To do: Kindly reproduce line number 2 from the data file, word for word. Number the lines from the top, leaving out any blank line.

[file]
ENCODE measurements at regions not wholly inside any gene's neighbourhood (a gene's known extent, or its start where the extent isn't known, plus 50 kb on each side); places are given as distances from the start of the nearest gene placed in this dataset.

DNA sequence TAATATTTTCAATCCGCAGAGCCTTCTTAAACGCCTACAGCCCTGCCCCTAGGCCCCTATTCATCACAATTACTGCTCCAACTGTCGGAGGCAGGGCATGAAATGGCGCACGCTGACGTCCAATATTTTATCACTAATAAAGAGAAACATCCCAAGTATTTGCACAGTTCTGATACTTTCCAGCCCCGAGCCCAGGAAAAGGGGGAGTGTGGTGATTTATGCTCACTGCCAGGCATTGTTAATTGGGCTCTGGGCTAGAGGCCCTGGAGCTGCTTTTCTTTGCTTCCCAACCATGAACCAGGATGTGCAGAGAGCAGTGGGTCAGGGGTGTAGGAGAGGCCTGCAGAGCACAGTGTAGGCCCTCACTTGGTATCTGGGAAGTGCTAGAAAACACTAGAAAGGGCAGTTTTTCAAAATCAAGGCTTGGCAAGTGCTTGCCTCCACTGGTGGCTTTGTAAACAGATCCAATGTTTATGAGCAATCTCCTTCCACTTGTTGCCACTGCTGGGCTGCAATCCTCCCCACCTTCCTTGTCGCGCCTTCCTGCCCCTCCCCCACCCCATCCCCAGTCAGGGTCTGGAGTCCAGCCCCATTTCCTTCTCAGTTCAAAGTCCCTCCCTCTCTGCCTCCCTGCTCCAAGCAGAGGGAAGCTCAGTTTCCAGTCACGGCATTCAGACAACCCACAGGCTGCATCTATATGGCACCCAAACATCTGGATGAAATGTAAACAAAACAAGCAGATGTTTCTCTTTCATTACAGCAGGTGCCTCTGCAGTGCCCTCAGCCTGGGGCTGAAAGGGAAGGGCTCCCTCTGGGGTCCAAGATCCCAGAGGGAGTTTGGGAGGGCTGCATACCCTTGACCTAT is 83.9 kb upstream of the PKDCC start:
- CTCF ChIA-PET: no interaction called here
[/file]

DNA sequence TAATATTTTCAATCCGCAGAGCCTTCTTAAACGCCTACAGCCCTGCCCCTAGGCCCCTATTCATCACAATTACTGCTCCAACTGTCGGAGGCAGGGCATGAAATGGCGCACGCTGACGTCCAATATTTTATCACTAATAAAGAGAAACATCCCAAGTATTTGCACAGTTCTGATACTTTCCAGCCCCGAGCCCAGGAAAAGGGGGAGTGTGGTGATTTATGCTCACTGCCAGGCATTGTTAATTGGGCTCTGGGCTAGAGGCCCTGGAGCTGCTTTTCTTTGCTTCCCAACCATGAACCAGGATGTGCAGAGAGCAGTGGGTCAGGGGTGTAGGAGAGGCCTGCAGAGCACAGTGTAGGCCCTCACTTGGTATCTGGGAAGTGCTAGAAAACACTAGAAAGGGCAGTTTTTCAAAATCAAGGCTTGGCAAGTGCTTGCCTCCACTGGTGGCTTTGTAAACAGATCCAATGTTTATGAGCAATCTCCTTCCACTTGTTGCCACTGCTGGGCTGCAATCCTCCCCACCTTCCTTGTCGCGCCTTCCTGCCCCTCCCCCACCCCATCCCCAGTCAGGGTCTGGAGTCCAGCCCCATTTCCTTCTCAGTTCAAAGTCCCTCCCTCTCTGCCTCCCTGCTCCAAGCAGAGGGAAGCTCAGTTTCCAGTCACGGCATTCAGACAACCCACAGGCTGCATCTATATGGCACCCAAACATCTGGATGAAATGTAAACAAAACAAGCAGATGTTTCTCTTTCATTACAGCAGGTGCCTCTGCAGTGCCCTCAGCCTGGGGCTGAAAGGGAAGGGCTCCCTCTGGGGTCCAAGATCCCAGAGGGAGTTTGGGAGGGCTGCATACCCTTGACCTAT is 83.9 kb upstream of the PKDCC start: